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West Nile virus may stick around for good

As some health officials speculated last week that the West Nile virus may be around for a long time to come, officials announced Friday afternoon that a 78-year-old Staten Island man was the year's first reported human case of West Nile virus.

"This is the first evidence we've had this year of a human case, either in New York City or anywhere else," Dr. Steven M. Ostroff, West Nile coordinator for the federal Centers for Disease Control, said at a news conference at the city's Health Department headquarters in Manhattan.

The victim, who lives in the borough's southern part, began showing symptoms of the disease on July 20, said Neal Cohen, city health commissioner. On July 22, he was admitted to Staten Island University Hospital, Cohen said, where he remained for a week. The man was recovering at his home Friday, officials said.

Politicians and health officials gathered at New York University Medical Center last week to discuss West Nile and the city's prevention efforts. At the time, one medical expert speculated the virus may be in the local ecosystem for another 20 years.

After an initial outbreak in Queens in August 1999, the virus resurfaced in the metropolitan area this year in dozens of dead birds and several mosquito pools in Staten Island, Manhattan and Queens. So far, the only presence of the virus found in Queens has been three in dead birds in Douglaston, Woodhaven, and Richmond Hill.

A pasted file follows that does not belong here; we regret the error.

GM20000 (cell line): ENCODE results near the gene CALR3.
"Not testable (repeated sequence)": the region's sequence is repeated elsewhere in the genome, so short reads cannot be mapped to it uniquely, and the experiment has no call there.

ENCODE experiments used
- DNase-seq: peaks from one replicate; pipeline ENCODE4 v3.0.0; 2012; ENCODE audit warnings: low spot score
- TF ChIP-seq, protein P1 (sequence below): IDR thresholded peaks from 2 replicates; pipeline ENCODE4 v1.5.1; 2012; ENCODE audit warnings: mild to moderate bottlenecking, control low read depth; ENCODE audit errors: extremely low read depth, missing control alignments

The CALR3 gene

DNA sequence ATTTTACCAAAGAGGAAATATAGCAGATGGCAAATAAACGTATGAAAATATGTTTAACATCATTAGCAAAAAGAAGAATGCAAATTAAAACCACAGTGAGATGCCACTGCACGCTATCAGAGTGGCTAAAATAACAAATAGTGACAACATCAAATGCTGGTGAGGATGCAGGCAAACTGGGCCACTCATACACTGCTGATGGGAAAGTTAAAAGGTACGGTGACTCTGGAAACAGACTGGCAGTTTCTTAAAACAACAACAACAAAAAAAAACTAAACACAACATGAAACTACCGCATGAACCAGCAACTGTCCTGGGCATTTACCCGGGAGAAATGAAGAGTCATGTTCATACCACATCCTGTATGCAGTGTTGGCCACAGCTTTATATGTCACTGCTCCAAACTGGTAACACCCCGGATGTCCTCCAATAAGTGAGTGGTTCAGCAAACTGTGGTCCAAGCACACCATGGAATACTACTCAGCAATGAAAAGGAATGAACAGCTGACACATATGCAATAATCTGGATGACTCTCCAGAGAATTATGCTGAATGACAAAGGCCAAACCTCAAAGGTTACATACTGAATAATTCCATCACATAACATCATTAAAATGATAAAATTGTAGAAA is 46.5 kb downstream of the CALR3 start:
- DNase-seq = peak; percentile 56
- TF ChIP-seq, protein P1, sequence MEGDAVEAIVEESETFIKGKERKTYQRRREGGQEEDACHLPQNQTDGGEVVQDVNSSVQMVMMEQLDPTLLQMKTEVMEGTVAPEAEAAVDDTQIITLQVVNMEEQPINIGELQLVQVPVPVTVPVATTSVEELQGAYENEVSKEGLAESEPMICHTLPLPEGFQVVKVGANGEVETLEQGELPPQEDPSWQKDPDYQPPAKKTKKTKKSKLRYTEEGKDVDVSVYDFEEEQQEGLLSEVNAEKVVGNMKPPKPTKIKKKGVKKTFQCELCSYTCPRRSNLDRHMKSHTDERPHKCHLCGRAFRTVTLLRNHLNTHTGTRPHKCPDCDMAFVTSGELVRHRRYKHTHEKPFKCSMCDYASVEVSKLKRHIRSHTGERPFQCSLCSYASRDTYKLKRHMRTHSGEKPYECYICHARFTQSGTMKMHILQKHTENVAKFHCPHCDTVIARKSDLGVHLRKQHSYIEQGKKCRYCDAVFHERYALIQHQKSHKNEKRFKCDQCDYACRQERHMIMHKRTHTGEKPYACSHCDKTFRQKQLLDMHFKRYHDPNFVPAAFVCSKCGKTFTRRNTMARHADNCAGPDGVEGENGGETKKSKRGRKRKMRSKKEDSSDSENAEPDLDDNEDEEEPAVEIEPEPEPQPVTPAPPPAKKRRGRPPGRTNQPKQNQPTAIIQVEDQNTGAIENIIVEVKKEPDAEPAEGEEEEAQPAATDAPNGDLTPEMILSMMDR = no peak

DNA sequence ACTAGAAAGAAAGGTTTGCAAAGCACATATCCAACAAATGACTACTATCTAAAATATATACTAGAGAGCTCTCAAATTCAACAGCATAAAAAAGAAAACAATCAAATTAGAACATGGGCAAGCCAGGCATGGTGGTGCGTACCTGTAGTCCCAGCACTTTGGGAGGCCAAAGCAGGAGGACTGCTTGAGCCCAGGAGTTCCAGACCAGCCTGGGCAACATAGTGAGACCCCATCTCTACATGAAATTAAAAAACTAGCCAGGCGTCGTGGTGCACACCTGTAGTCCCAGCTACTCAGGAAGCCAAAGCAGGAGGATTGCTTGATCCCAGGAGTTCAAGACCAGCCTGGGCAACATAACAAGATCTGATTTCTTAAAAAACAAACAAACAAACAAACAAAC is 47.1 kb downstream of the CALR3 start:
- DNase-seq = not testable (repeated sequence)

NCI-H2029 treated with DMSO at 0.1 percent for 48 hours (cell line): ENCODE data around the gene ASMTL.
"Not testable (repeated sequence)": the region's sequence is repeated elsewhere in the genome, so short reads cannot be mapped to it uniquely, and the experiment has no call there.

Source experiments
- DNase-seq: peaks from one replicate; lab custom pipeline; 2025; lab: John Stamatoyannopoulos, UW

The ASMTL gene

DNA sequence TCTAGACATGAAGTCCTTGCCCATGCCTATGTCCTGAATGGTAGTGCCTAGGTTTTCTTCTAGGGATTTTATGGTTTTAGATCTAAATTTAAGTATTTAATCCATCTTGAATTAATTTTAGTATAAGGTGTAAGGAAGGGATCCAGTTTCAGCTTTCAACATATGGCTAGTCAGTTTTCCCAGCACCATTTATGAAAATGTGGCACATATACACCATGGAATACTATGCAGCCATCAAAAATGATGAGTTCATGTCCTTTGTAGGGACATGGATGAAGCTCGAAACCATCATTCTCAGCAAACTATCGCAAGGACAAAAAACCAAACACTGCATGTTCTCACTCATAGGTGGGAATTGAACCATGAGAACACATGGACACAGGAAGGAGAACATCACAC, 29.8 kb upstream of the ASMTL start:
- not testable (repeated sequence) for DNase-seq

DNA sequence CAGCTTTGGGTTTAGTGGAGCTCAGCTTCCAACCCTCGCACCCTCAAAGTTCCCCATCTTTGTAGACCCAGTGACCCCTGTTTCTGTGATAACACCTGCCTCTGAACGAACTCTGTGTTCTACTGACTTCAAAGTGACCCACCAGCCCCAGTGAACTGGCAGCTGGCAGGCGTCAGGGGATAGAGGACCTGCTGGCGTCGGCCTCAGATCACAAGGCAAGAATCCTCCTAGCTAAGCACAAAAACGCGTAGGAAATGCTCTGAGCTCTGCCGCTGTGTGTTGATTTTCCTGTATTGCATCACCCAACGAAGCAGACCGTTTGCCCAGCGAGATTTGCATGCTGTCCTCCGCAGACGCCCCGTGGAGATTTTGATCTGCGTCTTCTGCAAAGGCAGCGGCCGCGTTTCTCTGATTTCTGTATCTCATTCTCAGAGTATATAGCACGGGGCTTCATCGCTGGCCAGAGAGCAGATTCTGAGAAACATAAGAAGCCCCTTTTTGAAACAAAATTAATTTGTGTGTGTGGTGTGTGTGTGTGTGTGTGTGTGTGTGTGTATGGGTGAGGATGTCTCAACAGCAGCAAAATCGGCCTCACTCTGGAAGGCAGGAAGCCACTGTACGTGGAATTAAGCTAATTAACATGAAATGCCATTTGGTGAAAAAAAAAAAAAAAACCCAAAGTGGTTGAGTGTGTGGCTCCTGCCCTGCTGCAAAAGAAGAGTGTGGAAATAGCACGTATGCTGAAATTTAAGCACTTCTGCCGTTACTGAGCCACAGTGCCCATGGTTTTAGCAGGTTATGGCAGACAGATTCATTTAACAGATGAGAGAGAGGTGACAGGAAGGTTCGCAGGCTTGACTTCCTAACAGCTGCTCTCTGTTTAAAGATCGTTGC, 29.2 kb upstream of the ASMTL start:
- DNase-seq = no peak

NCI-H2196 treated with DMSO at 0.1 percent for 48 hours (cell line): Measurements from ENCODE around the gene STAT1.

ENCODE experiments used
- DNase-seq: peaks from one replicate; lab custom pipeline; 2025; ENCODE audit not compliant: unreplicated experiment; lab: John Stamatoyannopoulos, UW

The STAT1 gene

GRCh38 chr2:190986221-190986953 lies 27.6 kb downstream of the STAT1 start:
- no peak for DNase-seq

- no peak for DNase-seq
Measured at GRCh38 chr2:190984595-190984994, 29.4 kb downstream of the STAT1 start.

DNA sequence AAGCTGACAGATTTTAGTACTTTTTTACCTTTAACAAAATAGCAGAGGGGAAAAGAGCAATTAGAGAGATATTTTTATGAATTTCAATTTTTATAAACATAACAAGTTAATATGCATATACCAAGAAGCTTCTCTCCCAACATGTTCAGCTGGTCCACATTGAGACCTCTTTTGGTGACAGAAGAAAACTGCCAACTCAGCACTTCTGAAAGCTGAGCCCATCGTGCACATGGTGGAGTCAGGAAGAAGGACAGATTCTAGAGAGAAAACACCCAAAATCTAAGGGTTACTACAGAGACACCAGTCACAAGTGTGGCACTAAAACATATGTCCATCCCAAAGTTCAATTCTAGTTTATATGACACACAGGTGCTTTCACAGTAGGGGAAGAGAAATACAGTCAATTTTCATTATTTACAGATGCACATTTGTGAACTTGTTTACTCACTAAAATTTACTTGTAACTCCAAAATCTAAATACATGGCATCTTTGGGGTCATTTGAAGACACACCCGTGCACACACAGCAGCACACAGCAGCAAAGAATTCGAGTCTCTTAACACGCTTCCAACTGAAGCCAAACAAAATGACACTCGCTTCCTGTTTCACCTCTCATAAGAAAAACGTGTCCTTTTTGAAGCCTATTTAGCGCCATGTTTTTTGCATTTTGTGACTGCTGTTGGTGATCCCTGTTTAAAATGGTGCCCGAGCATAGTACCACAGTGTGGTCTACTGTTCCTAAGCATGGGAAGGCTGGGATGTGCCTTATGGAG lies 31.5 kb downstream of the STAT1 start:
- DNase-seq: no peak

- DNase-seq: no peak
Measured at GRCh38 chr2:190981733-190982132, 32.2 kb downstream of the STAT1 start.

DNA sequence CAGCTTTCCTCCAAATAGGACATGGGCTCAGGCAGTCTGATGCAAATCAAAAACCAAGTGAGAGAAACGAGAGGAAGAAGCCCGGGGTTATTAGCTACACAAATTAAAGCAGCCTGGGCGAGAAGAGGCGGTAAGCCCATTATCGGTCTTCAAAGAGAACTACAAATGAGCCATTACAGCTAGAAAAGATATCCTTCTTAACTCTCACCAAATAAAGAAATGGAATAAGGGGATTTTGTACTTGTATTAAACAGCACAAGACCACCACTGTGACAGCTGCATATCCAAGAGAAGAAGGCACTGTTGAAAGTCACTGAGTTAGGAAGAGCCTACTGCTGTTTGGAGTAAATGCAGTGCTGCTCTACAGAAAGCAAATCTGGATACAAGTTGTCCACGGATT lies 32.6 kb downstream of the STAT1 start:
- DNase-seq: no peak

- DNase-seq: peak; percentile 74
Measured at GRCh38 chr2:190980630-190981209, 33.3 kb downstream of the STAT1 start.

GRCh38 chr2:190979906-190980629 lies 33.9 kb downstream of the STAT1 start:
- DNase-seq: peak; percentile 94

While officials would not be too specific about this year's first human case of West Nile, Cohen said the Health Department reported that the man tested positive for the virus July 27. Results from the CDC came back positive last Thursday, Aug. 3, the health commissioner said.

Last week, Ostroff pointed out that human cases would begin to appear at this point in the summer, about the same time as the 1999 cases of West Nile came to light.

"Now is the time that you'd be seeing cases if they were to occur," he said.

Ostroff praised the city's elaborate system for monitoring the virus' presence in the area's human, bird and mosquito populations, but he said it was likely West Nile would stay in the area.

"I think the data is telling us that the virus is here to stay and probably will continue to move throughout other areas," he said.

So far his prediction has been coming true. Earlier on Friday, New York State Health Commissioner Antonia Novello announced that four more upstate New York counties - Schenectady, Rensselaer, Columbia, and Erie - had birds infected with West Nile virus in addition to Long Island, Westchester and Rockland counties.

Martin Blaser, chairman of the NYU Department of Medicine, said: "It's very clear that the West Nile virus will remain in our ecosystem."

But, he added, "when the birds go immune, the virus will go away,."

- Reporter Alexander Dworkowitz contributed to this story.

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